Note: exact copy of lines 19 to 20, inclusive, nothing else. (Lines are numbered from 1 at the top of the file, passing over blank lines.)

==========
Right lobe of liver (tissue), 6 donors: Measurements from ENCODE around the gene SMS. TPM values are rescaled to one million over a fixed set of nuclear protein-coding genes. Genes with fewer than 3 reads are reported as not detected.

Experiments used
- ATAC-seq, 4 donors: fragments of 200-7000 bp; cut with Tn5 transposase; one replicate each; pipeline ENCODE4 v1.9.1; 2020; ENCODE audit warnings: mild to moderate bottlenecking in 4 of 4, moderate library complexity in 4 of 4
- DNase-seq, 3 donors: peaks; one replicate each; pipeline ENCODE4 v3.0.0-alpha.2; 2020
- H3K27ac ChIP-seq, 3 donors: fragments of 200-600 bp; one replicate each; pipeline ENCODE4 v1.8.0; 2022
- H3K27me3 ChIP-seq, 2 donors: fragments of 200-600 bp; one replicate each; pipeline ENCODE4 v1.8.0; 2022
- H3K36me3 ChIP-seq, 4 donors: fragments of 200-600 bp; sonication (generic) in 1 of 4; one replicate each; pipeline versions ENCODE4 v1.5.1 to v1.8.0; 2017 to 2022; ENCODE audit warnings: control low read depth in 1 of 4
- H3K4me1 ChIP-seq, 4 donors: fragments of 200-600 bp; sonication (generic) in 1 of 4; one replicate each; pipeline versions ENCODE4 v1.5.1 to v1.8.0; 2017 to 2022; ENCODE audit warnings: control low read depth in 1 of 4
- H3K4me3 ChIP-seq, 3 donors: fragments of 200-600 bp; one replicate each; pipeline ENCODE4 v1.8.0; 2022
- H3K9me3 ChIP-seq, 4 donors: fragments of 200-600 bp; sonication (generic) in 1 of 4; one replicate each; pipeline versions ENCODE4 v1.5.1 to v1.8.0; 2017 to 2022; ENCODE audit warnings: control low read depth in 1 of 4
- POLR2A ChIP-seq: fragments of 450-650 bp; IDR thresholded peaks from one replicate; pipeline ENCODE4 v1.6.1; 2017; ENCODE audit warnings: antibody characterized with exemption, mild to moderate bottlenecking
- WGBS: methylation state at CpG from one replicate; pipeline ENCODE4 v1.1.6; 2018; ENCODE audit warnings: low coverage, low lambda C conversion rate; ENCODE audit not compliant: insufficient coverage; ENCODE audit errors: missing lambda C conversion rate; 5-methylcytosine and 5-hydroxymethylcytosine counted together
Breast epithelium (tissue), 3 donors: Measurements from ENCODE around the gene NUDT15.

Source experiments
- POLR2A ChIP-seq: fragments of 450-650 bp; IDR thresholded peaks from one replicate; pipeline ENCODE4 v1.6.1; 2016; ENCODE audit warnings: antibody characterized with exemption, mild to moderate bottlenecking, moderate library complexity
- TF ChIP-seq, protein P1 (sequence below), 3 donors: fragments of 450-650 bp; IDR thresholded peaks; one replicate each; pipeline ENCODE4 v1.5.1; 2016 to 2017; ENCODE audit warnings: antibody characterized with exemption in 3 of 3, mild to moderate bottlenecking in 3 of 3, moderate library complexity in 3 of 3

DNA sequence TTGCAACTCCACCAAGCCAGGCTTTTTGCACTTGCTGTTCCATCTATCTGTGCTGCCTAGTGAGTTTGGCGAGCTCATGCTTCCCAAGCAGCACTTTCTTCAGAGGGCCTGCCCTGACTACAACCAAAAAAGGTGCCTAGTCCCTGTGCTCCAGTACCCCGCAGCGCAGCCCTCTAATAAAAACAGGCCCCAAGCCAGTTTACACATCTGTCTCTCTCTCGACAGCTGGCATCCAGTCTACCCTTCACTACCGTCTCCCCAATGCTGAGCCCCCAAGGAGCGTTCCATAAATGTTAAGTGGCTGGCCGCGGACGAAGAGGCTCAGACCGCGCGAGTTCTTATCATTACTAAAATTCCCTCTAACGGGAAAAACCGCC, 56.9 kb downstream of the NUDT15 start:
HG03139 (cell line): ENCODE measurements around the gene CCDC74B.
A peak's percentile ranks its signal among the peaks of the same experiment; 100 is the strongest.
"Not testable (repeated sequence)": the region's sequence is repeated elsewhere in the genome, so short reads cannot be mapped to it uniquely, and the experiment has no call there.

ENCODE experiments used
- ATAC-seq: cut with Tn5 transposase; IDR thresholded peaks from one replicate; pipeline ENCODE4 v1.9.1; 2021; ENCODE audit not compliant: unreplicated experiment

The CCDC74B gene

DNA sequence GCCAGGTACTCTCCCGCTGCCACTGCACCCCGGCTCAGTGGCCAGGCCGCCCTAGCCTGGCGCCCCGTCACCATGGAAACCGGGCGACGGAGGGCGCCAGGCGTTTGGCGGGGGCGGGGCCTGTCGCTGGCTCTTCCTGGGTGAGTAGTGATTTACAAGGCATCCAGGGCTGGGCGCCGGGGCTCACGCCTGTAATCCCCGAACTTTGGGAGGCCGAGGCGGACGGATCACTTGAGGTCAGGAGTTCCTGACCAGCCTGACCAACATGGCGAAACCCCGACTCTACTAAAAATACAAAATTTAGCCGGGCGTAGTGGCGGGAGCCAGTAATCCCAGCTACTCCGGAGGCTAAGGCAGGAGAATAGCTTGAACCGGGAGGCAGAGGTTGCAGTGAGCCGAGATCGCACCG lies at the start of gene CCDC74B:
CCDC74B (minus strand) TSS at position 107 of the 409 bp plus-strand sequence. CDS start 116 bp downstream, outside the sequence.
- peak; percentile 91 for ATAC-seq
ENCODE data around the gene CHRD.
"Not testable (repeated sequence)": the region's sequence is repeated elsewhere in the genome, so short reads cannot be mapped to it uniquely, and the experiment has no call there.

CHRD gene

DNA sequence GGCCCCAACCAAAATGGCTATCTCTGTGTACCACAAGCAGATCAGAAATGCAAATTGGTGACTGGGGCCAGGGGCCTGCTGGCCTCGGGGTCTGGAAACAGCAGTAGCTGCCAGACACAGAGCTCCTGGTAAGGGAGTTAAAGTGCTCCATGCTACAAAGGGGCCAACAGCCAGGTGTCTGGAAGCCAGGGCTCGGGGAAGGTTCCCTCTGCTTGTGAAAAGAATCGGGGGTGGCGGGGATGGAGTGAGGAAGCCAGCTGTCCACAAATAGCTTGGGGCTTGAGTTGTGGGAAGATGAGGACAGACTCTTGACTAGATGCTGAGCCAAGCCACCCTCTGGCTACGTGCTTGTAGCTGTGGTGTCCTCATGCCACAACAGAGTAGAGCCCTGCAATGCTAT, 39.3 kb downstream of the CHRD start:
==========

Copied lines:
A peak's percentile ranks its signal among the peaks of the same experiment; 100 is the strongest.
"Not testable (repeated sequence)": the region's sequence is repeated elsewhere in the genome, so short reads cannot be mapped to it uniquely, and the experiment has no call there.